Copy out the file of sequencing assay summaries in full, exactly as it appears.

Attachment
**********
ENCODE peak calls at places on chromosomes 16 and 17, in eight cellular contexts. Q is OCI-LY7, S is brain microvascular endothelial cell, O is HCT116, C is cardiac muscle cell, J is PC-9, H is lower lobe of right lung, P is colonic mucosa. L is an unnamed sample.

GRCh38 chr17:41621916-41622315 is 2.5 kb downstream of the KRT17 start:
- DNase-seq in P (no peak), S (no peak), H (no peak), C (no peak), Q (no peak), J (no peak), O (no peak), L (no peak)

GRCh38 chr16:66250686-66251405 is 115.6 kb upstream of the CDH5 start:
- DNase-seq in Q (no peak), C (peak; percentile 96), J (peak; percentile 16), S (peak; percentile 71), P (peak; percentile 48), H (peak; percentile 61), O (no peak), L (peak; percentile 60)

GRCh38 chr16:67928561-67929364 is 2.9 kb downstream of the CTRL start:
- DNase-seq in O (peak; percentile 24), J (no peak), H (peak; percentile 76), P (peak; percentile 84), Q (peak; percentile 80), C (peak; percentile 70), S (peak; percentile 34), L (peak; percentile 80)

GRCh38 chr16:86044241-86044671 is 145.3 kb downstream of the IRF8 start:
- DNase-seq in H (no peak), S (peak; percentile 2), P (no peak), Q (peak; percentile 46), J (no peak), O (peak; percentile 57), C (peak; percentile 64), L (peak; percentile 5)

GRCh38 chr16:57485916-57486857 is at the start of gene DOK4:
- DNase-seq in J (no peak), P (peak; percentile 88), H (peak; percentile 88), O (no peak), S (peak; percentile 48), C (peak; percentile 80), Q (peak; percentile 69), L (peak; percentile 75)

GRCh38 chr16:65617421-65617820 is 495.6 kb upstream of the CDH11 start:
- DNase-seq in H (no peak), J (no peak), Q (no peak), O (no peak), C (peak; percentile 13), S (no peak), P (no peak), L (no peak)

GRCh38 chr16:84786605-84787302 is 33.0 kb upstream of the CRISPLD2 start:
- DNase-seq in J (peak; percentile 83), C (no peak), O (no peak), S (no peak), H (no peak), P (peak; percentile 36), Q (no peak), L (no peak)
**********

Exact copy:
ENCODE peak calls at places on chromosomes 16 and 17, in eight cellular contexts. Q is OCI-LY7, S is brain microvascular endothelial cell, O is HCT116, C is cardiac muscle cell, J is PC-9, H is lower lobe of right lung, P is colonic mucosa. L is an unnamed sample.

GRCh38 chr17:41621916-41622315 is 2.5 kb downstream of the KRT17 start:
- DNase-seq in P (no peak), S (no peak), H (no peak), C (no peak), Q (no peak), J (no peak), O (no peak), L (no peak)

GRCh38 chr16:66250686-66251405 is 115.6 kb upstream of the CDH5 start:
- DNase-seq in Q (no peak), C (peak; percentile 96), J (peak; percentile 16), S (peak; percentile 71), P (peak; percentile 48), H (peak; percentile 61), O (no peak), L (peak; percentile 60)

GRCh38 chr16:67928561-67929364 is 2.9 kb downstream of the CTRL start:
- DNase-seq in O (peak; percentile 24), J (no peak), H (peak; percentile 76), P (peak; percentile 84), Q (peak; percentile 80), C (peak; percentile 70), S (peak; percentile 34), L (peak; percentile 80)

GRCh38 chr16:86044241-86044671 is 145.3 kb downstream of the IRF8 start:
- DNase-seq in H (no peak), S (peak; percentile 2), P (no peak), Q (peak; percentile 46), J (no peak), O (peak; percentile 57), C (peak; percentile 64), L (peak; percentile 5)

GRCh38 chr16:57485916-57486857 is at the start of gene DOK4:
- DNase-seq in J (no peak), P (peak; percentile 88), H (peak; percentile 88), O (no peak), S (peak; percentile 48), C (peak; percentile 80), Q (peak; percentile 69), L (peak; percentile 75)

GRCh38 chr16:65617421-65617820 is 495.6 kb upstream of the CDH11 start:
- DNase-seq in H (no peak), J (no peak), Q (no peak), O (no peak), C (peak; percentile 13), S (no peak), P (no peak), L (no peak)

GRCh38 chr16:84786605-84787302 is 33.0 kb upstream of the CRISPLD2 start:
- DNase-seq in J (peak; percentile 83), C (no peak), O (no peak), S (no peak), H (no peak), P (peak; percentile 36), Q (no peak), L (no peak)